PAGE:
Stephanie

She says her parents are alive and living in Jacmel but want nothing to do with her; she sleeps at her grandmothers home but is sent out during the day. She sits on this street and begs for money from strangers. I’m told the wall is where she spends her time.

I asked her if she was going to school she cant, theres not enough money. Her section of street is about 500 yards from one of our distribution points. We offered to drive her to get some of the medicines for her leg but she declined saying she had already gone to a clinic and taken some medicine for her foot. Dr. Direny thought it may have been some pain medicine but wasnt sure.

She sounded apprehensive about our pills. Dr. Direny did his best to explain their benefits and we asked her several times to take the medication but the best we could get was a promise that shed go the next day. I hope she does.

The medicine distributed by IMA World Health for LF probably wont reduce the swelling but it will get rid of the worms in the blood stream causing it. According to Dr. Direny, our Program Director in Haiti, she is very young to have such an advanced case, the medicine could still be a great help to her.

She needs access to a hospital capable of teaching her how to deal with her leg. Its called Morbidity Management. IMA is connected to this, teaching people how to care for swollen limbs like this by washing and daily maintenance. Sometimes the swelling will go down.

This takes me back to the Mass Drug Administration. If she could have taken the pills at a younger age, she wouldnt have developed the swelling. Her life would be dramatically different.

As I write this post, IMA World Health is distributing medicine to more than 1 million people in the month of June in Haiti. This is a huge number to wrap your mind around but consider this they are doing it with a network of roughly 4,000 community volunteers.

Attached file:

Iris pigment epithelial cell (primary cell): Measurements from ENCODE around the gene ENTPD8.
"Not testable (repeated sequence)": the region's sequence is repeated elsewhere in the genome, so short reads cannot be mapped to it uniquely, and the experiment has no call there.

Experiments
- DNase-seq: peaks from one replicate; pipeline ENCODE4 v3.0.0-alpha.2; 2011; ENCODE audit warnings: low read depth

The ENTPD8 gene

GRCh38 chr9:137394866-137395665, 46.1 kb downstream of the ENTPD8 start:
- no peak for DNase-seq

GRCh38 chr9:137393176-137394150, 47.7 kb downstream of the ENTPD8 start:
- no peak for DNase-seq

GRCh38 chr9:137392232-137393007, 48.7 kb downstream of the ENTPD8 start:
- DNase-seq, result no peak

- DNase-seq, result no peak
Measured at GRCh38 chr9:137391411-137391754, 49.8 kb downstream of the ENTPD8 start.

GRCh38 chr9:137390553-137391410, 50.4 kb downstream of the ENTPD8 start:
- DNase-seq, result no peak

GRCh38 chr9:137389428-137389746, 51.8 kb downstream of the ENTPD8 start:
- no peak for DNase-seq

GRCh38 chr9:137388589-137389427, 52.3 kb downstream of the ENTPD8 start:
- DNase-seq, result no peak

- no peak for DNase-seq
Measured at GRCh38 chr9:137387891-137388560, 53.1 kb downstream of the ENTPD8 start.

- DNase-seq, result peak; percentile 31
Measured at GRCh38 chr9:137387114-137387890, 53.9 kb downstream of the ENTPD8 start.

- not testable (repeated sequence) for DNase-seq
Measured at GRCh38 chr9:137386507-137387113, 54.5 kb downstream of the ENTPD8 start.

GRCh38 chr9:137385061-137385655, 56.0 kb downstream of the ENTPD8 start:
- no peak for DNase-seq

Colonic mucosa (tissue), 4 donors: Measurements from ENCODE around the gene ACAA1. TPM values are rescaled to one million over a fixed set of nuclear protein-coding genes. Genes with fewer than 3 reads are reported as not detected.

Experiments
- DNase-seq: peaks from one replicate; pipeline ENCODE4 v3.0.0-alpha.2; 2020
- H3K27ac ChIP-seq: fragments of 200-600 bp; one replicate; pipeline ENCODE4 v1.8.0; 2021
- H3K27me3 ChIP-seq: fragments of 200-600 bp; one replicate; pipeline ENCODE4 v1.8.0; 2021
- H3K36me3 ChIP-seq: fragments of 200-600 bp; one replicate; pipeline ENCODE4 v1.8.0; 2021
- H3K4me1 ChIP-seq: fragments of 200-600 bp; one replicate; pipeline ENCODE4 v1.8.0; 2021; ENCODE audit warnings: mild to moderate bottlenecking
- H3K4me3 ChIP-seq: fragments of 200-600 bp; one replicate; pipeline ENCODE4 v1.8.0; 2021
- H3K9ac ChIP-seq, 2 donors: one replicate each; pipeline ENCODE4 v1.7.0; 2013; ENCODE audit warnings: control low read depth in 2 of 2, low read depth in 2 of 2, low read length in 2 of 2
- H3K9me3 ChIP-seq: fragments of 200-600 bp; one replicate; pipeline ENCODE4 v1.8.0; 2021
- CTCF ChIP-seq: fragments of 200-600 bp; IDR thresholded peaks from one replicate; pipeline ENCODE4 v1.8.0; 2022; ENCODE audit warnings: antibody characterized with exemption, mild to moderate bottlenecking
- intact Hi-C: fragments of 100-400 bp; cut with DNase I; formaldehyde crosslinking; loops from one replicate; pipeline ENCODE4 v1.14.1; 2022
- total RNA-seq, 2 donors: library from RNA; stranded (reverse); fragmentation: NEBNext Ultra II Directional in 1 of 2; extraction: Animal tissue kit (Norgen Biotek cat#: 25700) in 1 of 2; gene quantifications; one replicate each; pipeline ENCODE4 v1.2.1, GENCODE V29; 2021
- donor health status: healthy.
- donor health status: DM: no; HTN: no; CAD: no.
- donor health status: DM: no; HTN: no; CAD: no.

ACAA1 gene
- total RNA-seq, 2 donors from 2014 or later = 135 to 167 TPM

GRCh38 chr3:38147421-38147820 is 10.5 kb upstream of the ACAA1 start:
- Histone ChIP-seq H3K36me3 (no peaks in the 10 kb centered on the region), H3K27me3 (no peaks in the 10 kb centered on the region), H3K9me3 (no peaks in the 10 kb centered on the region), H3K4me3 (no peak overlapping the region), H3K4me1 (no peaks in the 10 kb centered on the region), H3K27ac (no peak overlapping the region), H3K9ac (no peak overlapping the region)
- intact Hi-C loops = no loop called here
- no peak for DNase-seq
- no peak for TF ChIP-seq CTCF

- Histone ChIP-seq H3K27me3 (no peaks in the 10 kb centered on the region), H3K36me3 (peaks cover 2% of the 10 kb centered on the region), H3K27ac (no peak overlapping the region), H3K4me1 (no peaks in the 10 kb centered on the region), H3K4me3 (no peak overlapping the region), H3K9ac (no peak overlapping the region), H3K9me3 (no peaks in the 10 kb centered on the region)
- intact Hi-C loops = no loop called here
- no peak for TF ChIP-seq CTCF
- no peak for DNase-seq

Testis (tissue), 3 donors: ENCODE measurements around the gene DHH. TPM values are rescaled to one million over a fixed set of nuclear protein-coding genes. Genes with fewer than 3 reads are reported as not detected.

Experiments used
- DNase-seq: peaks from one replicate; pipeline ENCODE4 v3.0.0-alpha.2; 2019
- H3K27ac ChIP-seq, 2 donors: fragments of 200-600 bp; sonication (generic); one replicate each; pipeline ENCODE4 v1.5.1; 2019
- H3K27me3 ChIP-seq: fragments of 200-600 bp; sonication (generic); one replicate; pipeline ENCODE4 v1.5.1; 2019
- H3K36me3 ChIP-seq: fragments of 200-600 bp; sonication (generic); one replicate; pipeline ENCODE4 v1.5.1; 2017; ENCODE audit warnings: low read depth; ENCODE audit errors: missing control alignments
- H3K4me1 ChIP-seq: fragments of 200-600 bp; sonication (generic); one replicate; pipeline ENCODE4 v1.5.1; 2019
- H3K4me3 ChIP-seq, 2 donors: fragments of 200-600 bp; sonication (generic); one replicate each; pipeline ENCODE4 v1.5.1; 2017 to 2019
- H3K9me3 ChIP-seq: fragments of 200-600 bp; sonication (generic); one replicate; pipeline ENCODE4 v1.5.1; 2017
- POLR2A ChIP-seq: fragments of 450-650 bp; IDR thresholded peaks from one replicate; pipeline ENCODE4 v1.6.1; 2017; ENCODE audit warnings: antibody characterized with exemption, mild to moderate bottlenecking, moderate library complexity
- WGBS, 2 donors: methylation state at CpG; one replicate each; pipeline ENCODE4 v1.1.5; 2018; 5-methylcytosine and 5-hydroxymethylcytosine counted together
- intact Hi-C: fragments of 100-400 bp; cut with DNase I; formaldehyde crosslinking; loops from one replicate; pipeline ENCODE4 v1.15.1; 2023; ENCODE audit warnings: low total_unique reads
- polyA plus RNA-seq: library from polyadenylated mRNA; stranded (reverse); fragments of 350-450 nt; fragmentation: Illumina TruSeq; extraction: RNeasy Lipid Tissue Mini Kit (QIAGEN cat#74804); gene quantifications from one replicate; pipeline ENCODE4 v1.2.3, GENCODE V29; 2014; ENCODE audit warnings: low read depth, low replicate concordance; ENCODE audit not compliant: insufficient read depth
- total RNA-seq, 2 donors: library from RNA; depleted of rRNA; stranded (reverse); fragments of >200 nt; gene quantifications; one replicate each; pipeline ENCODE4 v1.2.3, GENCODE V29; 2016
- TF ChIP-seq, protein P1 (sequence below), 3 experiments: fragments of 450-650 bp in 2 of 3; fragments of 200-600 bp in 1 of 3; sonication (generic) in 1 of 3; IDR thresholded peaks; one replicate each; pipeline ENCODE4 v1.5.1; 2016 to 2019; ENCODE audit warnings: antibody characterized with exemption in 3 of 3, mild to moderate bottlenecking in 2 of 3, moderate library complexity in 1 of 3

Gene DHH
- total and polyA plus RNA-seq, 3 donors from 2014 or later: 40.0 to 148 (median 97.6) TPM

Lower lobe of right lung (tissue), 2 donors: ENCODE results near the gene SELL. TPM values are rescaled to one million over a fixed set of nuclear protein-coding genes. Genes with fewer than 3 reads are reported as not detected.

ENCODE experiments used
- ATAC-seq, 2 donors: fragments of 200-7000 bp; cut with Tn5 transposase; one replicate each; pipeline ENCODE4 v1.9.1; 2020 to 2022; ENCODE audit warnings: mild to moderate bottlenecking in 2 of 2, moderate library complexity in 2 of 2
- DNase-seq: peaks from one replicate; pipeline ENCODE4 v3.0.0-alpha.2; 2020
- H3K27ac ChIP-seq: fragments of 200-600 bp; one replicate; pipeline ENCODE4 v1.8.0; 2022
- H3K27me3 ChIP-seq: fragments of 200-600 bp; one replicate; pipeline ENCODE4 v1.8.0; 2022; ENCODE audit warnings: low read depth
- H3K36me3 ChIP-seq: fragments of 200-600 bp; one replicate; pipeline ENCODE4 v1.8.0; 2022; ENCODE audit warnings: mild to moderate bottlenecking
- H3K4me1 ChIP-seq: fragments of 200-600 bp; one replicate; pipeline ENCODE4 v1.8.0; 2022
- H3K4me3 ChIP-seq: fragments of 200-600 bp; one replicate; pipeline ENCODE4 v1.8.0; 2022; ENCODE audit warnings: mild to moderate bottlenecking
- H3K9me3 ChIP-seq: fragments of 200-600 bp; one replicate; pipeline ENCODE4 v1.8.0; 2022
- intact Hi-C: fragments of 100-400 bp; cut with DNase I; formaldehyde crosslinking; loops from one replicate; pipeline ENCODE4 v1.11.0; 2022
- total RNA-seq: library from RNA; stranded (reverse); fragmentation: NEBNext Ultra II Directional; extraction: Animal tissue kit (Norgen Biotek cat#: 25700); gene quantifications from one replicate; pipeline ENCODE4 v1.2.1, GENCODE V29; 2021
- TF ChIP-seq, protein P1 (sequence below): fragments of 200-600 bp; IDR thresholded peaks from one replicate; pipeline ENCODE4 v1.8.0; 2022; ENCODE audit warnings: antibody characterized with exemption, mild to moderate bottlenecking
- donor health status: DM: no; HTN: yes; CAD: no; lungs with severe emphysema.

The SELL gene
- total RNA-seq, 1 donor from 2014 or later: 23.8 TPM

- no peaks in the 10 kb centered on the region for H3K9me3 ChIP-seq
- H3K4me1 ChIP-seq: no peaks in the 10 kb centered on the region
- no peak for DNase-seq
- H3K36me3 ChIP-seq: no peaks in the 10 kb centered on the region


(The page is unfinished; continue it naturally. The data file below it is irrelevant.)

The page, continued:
This work is truly being done in a partnership with the Ministries of Health and Education and other implementing partners. IMA’s funding is from USAID through RTI and there is a huge community effort to make this a success. It’s great to see a partnership of this size working in a country facing so many obstacles to face in the months and years to come. There are so many people working hard to improve the lives of people they may never know. People like Stephanie.

If you would like to learn more about IMA World Health and follow updates on our work go to www.imaworldhealth.org.

Christopher Glass is the E-Communications Officer at IMA World Health

The 2010 G8/G20 Summits: Looking Forward

June 25th, 2010

By: Genevieve Luippold

Today, Friday, June 25, 2010 the historic G8 and G20 summit meetings begin in Huntsville, Canada.  The G8, held from June 25-26, brings together eight heads of states from Canada, France, Germany, Italy, Japan, Russia, United Kingdom and the United States to discuss and address critical global challenges in areas such as international development, food security and global health.  Leaders from the G20, a summit with a narrower focus on global trade and economics, will immediately follow the G8 in Toronto June 26-27.  Global health is to be a major part of this year’s agenda.